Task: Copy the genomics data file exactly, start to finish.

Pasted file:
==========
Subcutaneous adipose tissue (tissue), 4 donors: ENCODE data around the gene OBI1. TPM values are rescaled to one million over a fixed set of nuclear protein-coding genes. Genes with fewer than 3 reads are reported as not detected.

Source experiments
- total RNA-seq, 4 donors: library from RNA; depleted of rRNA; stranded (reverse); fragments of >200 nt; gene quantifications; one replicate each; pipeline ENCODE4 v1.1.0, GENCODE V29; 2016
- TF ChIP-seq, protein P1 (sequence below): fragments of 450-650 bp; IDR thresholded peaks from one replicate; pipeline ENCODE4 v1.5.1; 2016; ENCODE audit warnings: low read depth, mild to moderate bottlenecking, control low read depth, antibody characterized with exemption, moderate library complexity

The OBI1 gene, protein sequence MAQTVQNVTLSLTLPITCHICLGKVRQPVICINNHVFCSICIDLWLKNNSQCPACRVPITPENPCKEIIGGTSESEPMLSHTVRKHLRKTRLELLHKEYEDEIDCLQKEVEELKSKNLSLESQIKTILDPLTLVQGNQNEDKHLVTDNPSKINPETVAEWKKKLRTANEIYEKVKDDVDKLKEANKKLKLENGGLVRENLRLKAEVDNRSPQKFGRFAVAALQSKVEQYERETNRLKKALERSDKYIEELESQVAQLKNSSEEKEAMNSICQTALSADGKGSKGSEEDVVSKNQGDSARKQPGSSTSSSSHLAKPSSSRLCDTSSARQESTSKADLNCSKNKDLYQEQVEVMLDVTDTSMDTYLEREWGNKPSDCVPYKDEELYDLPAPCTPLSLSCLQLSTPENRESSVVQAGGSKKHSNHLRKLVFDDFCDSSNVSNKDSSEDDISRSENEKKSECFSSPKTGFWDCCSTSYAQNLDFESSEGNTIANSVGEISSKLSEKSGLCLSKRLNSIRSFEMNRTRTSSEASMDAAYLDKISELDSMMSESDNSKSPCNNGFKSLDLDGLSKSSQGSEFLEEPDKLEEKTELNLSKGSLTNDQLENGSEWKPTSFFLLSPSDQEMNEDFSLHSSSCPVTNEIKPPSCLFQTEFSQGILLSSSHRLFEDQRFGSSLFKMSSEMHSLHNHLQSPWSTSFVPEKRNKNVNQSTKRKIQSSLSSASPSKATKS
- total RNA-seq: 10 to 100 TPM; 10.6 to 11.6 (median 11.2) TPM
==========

Subcutaneous adipose tissue (tissue), 4 donors: ENCODE data around the gene OBI1. TPM values are rescaled to one million over a fixed set of nuclear protein-coding genes. Genes with fewer than 3 reads are reported as not detected.

Source experiments
- total RNA-seq, 4 donors: library from RNA; depleted of rRNA; stranded (reverse); fragments of >200 nt; gene quantifications; one replicate each; pipeline ENCODE4 v1.1.0, GENCODE V29; 2016
- TF ChIP-seq, protein P1 (sequence below): fragments of 450-650 bp; IDR thresholded peaks from one replicate; pipeline ENCODE4 v1.5.1; 2016; ENCODE audit warnings: low read depth, mild to moderate bottlenecking, control low read depth, antibody characterized with exemption, moderate library complexity

The OBI1 gene, protein sequence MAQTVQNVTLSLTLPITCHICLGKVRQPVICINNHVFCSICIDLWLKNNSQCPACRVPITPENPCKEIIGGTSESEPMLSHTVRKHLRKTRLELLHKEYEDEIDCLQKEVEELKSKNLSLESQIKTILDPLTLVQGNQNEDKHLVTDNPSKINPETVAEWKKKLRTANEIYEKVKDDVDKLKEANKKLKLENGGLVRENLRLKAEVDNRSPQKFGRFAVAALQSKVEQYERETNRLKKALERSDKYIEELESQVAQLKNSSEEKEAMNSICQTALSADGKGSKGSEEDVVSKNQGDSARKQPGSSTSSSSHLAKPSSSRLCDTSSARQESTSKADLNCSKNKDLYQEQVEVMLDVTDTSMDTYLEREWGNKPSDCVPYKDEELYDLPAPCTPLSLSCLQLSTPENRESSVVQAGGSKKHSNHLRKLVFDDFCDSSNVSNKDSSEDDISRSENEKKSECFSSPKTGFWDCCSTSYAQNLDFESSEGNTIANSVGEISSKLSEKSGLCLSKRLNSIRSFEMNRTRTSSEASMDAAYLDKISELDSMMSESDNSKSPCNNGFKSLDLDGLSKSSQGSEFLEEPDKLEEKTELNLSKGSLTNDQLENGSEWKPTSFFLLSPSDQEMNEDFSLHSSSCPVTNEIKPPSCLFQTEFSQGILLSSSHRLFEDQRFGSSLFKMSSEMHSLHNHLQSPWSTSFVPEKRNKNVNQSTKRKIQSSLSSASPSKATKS
- total RNA-seq: 10 to 100 TPM; 10.6 to 11.6 (median 11.2) TPM